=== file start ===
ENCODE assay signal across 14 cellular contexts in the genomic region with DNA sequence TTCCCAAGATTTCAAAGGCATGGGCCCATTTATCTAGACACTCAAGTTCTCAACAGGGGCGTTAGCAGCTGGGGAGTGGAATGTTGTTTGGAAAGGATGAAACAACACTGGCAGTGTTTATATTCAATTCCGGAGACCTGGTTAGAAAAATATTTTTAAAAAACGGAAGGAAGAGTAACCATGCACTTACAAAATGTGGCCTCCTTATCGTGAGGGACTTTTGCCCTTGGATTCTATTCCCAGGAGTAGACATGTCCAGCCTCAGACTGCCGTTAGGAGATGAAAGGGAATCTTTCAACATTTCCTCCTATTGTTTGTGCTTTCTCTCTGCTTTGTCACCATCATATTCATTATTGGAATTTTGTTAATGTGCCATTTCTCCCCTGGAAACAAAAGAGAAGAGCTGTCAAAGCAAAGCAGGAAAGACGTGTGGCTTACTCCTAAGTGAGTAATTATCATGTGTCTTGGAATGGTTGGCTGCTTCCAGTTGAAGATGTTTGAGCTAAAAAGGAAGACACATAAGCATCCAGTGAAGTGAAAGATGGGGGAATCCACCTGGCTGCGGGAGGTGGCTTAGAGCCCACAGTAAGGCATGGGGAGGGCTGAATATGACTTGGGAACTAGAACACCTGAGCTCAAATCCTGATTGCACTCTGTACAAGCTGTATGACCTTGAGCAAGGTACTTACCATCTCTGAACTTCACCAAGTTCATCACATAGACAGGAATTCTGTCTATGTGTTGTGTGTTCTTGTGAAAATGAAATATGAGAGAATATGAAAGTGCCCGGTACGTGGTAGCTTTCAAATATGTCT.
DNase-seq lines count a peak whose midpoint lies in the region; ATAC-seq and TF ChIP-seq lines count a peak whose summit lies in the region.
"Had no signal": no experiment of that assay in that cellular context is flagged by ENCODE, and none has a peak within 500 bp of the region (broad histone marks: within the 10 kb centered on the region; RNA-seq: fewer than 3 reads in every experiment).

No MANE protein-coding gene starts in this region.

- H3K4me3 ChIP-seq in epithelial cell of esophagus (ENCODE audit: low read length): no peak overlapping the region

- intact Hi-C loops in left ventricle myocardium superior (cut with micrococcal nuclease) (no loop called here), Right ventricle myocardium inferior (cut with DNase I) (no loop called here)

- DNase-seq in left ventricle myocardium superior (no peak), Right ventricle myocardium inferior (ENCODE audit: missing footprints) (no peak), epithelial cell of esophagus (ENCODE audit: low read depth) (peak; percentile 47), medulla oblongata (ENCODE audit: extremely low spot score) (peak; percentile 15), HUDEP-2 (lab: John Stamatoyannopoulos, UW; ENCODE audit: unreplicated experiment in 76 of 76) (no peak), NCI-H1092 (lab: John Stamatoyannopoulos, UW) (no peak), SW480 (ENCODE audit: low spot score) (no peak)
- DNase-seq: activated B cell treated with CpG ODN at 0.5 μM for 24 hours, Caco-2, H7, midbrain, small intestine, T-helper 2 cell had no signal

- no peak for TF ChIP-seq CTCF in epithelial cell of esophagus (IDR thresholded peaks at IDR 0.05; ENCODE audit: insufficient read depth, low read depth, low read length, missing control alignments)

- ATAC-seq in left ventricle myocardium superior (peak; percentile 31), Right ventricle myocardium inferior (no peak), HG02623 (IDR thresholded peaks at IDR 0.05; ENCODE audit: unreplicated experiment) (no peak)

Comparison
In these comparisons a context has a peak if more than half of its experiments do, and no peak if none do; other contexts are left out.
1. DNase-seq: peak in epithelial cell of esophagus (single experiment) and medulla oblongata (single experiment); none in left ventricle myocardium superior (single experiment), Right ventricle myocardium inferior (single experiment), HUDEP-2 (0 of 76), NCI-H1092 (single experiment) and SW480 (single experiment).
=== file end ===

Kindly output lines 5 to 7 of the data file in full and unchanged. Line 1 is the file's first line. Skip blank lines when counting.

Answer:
- H3K4me3 ChIP-seq in epithelial cell of esophagus (ENCODE audit: low read length): no peak overlapping the region

- intact Hi-C loops in left ventricle myocardium superior (cut with micrococcal nuclease) (no loop called here), Right ventricle myocardium inferior (cut with DNase I) (no loop called here)

- DNase-seq in left ventricle myocardium superior (no peak), Right ventricle myocardium inferior (ENCODE audit: missing footprints) (no peak), epithelial cell of esophagus (ENCODE audit: low read depth) (peak; percentile 47), medulla oblongata (ENCODE audit: extremely low spot score) (peak; percentile 15), HUDEP-2 (lab: John Stamatoyannopoulos, UW; ENCODE audit: unreplicated experiment in 76 of 76) (no peak), NCI-H1092 (lab: John Stamatoyannopoulos, UW) (no peak), SW480 (ENCODE audit: low spot score) (no peak)